We’re in the midst of full-on location war is raging this year at SXSW in Austin, Texas this year. But actually, someone has already won: AT&T.
Yes, despite my concerns, I’m happy to report that the network has been incredibly stable over the past several days. In fact, it’s the best I’ve ever seen AT&T’s network perform — anywhere. Over the past three days I haven’t dropped one call, haven’t missed one voicemail, haven’t been missed any text messages, and the data is flowing freely, allowing my iPhone to actually work.
The fact that AT&T is actually working like a network you pay $100-a-month for is notable because last year at the same conference, AT&T suffered a complete and utter meltdown. Strained to the point of pretty much continuous failure under the weight of smart phones (and yes, the iPhone in particular), AT&T had to hustle to bring in backup systems to get the network at least somewhat working over the last few days of the interactive part of the conference last year.
This year, as I detailed last week, they had an elaborate plan of action in place before the conference. And it appears to be working perfectly.
While I’m thrilled that I can actually use my iPhone this year, AT&T’s success in Austin also makes me wonder: why on Earth can’t they do this in San Francisco? Or New York City? Sure, those cities are much larger than the relatively small amount of ground they have to cover in Austin, but why not just bring in more of these Cells on Wheels (the so-called COWS), or do any of the other tweaks they’ve done here?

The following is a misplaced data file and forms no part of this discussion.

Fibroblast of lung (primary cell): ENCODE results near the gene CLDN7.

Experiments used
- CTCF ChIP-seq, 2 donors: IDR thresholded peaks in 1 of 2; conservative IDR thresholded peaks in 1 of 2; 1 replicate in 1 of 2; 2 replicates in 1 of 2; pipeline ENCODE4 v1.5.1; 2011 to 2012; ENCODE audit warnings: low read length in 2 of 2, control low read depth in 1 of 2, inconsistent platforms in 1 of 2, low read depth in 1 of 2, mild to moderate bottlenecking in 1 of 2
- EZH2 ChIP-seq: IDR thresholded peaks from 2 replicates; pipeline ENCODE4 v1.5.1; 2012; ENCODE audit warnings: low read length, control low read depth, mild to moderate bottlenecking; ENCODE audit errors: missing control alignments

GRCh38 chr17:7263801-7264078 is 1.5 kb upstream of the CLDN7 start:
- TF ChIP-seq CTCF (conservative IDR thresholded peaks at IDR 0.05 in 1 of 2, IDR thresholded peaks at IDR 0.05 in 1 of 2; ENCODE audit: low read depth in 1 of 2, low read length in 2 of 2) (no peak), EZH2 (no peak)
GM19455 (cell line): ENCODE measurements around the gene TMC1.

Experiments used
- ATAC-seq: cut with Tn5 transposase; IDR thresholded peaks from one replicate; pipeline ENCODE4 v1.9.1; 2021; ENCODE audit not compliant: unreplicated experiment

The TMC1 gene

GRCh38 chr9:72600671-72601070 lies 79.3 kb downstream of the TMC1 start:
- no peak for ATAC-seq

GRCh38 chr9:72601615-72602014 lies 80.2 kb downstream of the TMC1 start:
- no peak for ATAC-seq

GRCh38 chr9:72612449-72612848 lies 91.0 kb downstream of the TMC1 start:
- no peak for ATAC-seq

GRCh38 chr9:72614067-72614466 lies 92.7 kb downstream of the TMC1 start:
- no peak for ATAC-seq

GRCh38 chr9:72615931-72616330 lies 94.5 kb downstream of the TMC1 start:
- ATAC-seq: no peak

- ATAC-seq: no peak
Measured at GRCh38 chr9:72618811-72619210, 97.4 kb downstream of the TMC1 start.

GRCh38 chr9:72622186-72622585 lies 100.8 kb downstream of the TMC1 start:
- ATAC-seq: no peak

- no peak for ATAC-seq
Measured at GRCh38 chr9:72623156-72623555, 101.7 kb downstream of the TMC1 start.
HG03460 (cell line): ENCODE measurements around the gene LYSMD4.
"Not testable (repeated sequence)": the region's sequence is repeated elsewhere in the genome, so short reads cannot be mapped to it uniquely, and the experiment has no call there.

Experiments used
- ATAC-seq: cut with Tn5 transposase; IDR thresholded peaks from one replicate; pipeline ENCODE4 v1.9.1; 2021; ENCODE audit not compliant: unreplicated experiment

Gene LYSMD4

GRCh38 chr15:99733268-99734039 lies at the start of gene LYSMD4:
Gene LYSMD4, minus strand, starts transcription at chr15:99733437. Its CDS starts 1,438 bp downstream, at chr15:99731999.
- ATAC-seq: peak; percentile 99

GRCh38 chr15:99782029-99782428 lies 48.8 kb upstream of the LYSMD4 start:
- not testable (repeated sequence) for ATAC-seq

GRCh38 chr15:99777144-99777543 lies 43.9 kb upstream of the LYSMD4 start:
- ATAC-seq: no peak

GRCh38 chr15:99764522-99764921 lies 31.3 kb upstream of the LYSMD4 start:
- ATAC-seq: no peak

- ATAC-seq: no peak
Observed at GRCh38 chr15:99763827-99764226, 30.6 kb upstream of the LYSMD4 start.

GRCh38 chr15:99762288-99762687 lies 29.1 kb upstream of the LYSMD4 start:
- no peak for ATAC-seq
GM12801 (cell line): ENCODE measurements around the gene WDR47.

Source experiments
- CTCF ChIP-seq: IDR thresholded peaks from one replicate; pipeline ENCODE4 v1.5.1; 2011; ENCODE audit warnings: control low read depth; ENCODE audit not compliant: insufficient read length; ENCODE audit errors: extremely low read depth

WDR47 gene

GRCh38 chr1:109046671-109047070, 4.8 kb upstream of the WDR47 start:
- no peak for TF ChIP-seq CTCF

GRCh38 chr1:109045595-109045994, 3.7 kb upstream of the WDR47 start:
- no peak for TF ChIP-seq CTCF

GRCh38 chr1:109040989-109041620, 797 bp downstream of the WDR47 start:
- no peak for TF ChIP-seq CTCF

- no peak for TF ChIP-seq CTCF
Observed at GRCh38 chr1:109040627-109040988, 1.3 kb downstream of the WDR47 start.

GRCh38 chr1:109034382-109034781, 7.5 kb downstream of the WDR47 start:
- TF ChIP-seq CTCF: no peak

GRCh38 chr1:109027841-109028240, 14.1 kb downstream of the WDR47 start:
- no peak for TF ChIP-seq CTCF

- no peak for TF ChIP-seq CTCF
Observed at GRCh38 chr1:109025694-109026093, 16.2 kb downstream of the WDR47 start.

AT&T has said it has been doing things throughout the past year to try to fix the network in these cities, but despite some mild improvements here and there, most will agree, the overall network is still awful. Hell, even AT&T agrees. But whatever they’re doing in Austin is working to perfection. Yes, it’s a temporary solution, but who cares? Put this temporary solution in place in San Francisco and New York until you fix the underlying problems.
Obviously, AT&T has likely run through every scenario for fixing its network in these cities, so I can only guess it’s a question of money. The problem is that now that we know AT&T is capable of fixing its network, they’re going to have a much harder time saying something like, “we’re working on it.” Just do it.
AT&T, you done one hell of a job in Austin this week, shutting me up in the process. Now shut me up about the rest of the network too. Please.
[photo: flickr/dl the huntress]